The comments came the same day as the authorities accused Kam McLeod (19) and Bryer Schmegelsky (18) of second-degree murder of Leonard "Len" Dyck of Vancouver, British Columbia.
Dyck's body was found on Friday, though the authorities failed to identify him and issued a composite sketch of the man.
"As a result of the indictment, Canada-wide arrest warrants have been issued," the Royal Canadian Mounted Police Department said in a press release. "… RCMP investigators across the country continue to exchange information with other law enforcement agencies, as the suspects are still at large."
Saskatchewan and Manitoba are simultaneously investigating reported sightings of the two teenagers.
Since last week, authorities are searching for McLeod and Schmegelsky. At first it was assumed that the two were missing. Now the RCMP say they are suspects for the death of Dyck, as well as Chynna Noelle Deese, a 24-year-old American, and Lucas Robertson Fowler, her 23-year-old Australian friend.
In an emotionally charged interview with CNN news partner Alan Schmegelsky, a CTV newsman, his son has had emotional anxiety and plans to go out in "a glory of fame."
"A normal child does not travel across the country and kills people. A child in some very serious pain, "he said.
Schmegelsky described his son as introverted and said he had played a lot of video games.
He said McLeod and his son were good friends hanging around a lot.  Both had jobs at Walmart, but said they did not make enough money and decided to go to Alberta to look for work, he said.
"I thought they would, and I was absolutely Amazed to find out that two days later, and I found it out of the newspaper, "he said.
Schmegelsky said he believed the RCMP would" shoot first and ask questions later. "
" Basically he'll be dead today or tomorrow. I know that, "he told CTV." Rest in peace, Bryer. I love you. I am so sorry that this had to happen. I'm so sorry I could not save you. "
Police say they are" armed and dangerous. "
McLeod and Schmegelsky are considered armed and dangerous, and members The public should not turn to them – they were last seen north of Saskatchewan – about a day east of where the bodies were found – and drove a gray Toyota RAV4 in 2011, the authorities said Manitoba east of Saskatchewan, the Royal Canadian Mounted Police said.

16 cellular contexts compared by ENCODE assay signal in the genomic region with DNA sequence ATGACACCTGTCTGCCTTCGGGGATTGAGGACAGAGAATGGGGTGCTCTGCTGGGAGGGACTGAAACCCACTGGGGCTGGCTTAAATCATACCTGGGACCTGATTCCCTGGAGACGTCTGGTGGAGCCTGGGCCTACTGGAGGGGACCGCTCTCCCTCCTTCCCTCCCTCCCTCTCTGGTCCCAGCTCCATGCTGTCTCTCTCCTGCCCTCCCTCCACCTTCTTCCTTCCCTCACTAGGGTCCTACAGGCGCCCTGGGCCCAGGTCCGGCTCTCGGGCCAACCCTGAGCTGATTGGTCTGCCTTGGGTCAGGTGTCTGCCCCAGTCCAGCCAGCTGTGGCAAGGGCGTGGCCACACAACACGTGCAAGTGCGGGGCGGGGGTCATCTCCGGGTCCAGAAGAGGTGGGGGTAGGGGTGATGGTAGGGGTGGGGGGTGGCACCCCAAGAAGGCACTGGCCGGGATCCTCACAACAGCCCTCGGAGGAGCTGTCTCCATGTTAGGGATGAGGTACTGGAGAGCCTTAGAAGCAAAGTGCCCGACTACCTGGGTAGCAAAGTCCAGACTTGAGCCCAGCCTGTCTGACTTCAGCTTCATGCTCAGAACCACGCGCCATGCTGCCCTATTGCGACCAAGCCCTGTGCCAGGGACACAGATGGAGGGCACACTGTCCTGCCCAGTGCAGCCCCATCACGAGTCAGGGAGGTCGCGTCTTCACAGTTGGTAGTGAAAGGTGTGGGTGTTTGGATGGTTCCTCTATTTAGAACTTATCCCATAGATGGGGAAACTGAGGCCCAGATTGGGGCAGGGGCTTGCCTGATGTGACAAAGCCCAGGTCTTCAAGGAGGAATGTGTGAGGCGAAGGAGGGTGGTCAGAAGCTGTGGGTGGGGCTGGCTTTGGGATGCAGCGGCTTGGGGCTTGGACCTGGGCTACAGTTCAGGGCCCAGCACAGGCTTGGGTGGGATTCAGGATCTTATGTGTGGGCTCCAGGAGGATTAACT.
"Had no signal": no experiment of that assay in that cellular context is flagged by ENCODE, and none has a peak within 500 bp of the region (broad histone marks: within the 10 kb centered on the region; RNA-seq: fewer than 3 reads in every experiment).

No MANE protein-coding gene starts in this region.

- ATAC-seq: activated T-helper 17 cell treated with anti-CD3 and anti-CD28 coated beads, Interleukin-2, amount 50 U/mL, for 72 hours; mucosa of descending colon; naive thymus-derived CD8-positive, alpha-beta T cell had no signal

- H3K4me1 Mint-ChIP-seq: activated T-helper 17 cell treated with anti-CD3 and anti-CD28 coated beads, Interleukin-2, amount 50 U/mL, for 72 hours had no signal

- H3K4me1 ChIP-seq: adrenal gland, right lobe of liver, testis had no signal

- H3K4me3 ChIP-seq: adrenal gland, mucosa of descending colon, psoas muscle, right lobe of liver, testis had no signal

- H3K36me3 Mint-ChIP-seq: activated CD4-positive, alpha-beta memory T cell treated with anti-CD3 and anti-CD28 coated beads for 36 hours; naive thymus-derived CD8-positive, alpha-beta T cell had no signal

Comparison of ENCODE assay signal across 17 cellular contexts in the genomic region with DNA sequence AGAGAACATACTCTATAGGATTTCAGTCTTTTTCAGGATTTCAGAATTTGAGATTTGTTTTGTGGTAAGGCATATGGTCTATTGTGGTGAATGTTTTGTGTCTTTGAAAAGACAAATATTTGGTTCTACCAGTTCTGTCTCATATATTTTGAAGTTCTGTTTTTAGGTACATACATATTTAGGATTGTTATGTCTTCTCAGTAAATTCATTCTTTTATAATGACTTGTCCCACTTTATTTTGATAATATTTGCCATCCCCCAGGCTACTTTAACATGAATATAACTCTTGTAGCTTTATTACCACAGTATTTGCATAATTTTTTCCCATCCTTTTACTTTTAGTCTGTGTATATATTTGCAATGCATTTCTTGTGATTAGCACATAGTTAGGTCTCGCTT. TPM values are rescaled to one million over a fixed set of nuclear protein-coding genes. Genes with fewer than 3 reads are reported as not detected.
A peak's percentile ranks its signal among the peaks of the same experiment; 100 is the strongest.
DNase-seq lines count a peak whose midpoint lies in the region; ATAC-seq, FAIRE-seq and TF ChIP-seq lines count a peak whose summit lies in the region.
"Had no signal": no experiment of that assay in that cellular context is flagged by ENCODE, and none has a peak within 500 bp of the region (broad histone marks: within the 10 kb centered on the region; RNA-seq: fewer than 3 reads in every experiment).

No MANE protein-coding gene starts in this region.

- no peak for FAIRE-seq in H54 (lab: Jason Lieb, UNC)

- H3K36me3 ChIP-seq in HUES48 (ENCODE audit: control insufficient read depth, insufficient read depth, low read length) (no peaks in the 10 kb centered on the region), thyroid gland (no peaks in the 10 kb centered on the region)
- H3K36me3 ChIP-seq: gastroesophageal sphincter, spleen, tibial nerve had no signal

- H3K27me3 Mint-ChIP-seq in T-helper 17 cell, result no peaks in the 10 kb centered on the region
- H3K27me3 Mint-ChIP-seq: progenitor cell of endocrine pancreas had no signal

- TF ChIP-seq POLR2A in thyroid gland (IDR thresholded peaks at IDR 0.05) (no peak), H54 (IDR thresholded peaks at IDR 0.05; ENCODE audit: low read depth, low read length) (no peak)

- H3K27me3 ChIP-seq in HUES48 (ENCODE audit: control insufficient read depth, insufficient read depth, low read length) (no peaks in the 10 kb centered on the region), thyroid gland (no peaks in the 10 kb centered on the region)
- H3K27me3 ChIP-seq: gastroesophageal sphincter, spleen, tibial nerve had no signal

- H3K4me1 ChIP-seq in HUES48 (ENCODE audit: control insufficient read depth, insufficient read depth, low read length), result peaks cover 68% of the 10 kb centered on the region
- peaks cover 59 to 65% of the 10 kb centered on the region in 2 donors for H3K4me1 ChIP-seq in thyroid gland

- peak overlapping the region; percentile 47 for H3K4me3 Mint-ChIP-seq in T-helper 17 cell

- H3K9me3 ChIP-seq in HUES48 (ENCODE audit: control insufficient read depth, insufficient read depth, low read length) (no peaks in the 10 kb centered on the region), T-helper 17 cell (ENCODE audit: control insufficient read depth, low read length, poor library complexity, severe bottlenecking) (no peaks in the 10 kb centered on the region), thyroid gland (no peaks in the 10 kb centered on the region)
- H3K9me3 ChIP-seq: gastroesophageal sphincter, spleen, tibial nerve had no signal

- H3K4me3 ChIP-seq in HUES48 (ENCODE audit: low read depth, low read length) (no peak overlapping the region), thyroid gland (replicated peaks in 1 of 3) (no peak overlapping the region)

The Manitoba RCMP confirmed Wednesday that they had recovered the Toyota the suspects had used, they found it near the town of Gillam.  "They may be using a different vehicle, walking or even traveling separately. If they are discovered, do not approach, call 9-1-1 or your local police immediately, "said the RCMP.
The RCMP has dispatched more officials to the area and an information checkpoint Set up on the street into town, RCMP Cpl. Julie Courchaine said.
McLeod is 6 feet, 4 inches tall, 169 pounds and has dark hair, facial hair and brown eyes. Schmegelsky is 6 feet, 4 inches tall and 169 pounds with sandy hair, police said.
They are suspected in the shooting deaths of Deese and Fowler, whose bodies were found on July 15 about 12 miles south of Liard Hot Springs in the north of British Columbia, said the Royal Canadian Mounted Police.
Fowler lived in British Columbia and they explored the area while Deese visited him, RCMP Sgt. Janelle Shoihet said. Sheila Deese, mother of Deese, said the couple had been on a trip through Canada to Alaska.
"His death caused unimaginable grief"
One mile (1.6 km) from the place where McLeod and Schmegelsky's motor home and motorhome were set ablaze on Highway 37.
The authorities refused to say what new information led them to identify the two as suspects. But it came only one day after the RCMP said it was "possible" that their disappearance was linked to the death of the couple.
The youths, both from Port Alberni, traveled through British Columbia to the Yukon Territory to seek work, the RCMP had said.
The RCMP did not say how Dyck was identified, but his family was notified.
"The sudden and tragic loss of Len has broken our hearts," a statement in his family said. "His death has created unimaginable grief and we strive to understand what has happened, and while we understand that there will be an interest in learning more about him and his implications in his life, we ask the public and the media to do so to respect our privacy in this difficult time. "